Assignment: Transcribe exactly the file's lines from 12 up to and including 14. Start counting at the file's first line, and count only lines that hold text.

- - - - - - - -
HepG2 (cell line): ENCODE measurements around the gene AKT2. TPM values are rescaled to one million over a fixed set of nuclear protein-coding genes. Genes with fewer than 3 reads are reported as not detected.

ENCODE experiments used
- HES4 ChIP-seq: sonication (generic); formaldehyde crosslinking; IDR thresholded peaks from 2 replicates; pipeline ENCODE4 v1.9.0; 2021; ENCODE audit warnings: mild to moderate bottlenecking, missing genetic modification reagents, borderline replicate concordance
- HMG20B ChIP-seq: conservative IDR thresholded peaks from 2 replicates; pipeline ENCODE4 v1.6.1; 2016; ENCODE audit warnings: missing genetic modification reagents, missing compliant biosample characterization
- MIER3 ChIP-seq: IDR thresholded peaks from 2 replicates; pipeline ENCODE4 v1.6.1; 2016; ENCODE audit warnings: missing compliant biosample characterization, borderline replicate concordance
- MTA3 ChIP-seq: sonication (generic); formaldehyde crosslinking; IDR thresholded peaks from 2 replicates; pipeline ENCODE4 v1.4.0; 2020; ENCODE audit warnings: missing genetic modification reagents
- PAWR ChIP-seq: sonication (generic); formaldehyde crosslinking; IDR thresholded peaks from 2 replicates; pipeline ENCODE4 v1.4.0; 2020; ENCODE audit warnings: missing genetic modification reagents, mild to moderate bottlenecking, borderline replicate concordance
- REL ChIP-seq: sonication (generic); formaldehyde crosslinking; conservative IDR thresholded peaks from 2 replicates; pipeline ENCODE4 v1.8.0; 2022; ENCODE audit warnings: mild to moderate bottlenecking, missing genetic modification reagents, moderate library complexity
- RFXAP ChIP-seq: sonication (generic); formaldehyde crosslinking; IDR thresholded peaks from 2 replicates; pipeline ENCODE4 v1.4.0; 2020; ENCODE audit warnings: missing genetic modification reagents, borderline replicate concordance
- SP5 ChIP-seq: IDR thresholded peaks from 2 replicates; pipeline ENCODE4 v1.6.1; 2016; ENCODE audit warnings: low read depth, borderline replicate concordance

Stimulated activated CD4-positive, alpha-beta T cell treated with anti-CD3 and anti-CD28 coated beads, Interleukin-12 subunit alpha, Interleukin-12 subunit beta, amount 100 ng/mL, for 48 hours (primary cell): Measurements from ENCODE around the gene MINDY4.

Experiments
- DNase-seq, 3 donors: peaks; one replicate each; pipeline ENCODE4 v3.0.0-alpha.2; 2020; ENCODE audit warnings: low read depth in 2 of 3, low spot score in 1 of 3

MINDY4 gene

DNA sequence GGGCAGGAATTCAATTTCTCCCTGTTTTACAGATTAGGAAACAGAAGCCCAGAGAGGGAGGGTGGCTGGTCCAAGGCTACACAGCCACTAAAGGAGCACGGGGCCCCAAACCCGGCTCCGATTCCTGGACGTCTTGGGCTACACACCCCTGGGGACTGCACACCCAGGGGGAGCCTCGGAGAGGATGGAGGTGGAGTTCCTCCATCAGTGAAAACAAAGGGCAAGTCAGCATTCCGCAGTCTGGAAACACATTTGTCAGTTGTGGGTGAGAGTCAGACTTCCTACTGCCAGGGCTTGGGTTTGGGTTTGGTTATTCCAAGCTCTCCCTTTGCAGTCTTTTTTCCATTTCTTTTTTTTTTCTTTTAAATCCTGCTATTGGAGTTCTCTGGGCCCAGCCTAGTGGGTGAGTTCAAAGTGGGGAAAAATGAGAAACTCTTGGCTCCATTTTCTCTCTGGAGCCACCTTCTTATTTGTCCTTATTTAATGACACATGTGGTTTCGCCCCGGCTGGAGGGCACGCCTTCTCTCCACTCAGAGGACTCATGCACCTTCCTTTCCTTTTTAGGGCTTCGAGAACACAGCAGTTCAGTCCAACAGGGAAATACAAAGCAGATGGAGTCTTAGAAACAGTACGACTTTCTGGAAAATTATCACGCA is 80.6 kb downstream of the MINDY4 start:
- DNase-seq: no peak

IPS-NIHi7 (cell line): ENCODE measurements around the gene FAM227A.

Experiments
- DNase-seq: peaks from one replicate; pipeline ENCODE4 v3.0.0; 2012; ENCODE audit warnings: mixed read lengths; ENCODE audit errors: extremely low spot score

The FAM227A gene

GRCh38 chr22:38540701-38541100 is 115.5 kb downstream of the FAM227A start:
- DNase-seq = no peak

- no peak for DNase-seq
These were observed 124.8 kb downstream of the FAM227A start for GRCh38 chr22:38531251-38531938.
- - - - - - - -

Experiments
- DNase-seq, 3 donors: peaks; one replicate each; pipeline ENCODE4 v3.0.0-alpha.2; 2020; ENCODE audit warnings: low read depth in 2 of 3, low spot score in 1 of 3

MINDY4 gene